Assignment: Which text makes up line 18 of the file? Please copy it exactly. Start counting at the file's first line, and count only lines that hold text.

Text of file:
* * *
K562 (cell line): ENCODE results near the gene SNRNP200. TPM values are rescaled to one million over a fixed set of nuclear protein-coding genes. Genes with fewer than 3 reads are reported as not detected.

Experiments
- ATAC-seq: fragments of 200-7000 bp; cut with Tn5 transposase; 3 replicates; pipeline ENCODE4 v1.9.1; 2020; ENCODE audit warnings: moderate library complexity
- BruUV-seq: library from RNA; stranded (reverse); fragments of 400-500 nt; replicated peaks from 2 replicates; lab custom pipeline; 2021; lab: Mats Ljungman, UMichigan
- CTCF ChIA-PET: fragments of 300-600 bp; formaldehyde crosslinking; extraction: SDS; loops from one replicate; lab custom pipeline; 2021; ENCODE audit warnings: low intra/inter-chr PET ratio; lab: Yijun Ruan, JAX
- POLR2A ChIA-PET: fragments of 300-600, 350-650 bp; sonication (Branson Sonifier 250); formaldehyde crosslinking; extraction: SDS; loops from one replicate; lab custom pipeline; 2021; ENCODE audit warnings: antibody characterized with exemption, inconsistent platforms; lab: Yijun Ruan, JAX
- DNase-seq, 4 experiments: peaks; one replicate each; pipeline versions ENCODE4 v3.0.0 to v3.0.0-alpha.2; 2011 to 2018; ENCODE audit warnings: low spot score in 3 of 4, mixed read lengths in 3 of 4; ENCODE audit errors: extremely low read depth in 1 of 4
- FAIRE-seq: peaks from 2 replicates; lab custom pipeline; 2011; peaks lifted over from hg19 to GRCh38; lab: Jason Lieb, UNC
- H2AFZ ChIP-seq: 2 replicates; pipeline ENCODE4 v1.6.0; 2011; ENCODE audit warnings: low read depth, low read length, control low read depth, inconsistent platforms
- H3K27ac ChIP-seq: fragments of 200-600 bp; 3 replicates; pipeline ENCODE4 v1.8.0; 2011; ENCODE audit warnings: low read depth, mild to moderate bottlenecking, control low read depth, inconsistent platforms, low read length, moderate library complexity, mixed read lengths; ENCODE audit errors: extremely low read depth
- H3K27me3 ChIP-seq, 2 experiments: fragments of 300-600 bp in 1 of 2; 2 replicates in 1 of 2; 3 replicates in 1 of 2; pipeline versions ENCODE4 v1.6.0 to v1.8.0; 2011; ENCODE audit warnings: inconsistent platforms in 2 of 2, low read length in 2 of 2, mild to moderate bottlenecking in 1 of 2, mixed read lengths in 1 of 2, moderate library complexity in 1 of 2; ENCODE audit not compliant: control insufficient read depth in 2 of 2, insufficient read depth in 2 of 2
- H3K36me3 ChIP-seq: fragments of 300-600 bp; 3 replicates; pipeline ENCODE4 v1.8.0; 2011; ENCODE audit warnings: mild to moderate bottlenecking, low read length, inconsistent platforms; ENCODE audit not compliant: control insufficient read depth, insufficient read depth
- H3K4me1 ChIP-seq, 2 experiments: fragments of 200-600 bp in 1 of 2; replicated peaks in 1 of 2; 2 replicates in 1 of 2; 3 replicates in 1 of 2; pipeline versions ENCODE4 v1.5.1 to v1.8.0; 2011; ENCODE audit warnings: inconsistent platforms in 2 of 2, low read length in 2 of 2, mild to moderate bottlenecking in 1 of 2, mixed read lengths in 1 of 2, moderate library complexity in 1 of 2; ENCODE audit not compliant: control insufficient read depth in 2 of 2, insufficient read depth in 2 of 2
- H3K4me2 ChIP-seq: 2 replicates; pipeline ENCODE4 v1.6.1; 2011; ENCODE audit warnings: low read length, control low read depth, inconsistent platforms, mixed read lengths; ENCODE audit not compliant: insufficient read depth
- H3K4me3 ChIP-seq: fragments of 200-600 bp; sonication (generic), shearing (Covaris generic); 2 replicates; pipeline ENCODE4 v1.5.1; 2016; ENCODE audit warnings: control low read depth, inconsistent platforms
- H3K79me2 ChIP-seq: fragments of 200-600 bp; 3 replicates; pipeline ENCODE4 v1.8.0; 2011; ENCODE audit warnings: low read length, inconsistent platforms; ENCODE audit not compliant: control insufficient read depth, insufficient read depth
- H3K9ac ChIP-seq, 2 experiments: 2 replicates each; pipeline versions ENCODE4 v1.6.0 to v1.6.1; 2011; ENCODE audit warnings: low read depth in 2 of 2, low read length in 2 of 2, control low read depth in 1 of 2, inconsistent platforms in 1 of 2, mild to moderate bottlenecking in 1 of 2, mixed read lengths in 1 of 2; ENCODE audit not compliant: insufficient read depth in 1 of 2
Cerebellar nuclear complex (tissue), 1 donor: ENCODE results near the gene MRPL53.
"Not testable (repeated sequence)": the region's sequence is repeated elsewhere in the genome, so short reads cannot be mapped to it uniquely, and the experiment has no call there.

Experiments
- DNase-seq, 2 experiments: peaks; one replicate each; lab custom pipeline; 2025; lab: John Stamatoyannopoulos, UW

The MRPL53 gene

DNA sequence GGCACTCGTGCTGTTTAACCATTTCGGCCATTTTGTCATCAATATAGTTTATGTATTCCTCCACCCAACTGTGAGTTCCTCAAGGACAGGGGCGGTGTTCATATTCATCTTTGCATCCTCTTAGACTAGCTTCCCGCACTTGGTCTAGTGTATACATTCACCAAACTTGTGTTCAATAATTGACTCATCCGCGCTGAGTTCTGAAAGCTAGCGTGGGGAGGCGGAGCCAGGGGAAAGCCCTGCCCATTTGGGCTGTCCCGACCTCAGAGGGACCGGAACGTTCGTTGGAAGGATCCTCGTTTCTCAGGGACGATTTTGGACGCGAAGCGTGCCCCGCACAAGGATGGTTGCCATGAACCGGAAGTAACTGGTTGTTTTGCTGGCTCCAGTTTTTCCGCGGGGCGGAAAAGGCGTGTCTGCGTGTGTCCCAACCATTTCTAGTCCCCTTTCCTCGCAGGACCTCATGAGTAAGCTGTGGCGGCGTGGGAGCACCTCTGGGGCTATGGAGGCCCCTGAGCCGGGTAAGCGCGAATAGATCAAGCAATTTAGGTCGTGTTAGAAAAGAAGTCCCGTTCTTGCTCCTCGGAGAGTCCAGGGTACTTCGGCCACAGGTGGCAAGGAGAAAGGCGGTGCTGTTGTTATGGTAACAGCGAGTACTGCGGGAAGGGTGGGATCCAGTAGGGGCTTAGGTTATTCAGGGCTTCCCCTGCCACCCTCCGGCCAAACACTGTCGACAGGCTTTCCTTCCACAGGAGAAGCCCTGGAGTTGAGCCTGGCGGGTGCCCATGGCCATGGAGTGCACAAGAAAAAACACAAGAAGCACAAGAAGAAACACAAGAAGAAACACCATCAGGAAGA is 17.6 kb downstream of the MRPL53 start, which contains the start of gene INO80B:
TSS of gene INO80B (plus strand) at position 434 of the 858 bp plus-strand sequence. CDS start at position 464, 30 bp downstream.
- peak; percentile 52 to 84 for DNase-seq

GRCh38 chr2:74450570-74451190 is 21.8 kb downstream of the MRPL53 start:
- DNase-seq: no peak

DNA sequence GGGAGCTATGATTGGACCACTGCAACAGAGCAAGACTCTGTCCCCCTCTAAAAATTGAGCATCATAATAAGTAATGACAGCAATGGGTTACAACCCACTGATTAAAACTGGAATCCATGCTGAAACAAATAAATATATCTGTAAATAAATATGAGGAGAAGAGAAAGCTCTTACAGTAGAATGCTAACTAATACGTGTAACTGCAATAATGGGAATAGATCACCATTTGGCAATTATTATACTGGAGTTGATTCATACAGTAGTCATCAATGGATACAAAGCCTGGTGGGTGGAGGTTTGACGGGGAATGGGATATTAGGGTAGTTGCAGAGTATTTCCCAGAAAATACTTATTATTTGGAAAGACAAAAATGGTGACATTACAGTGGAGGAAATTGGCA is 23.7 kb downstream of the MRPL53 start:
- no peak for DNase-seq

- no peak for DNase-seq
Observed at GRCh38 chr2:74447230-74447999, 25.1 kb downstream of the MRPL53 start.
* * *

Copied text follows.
Cerebellar nuclear complex (tissue), 1 donor: ENCODE results near the gene MRPL53.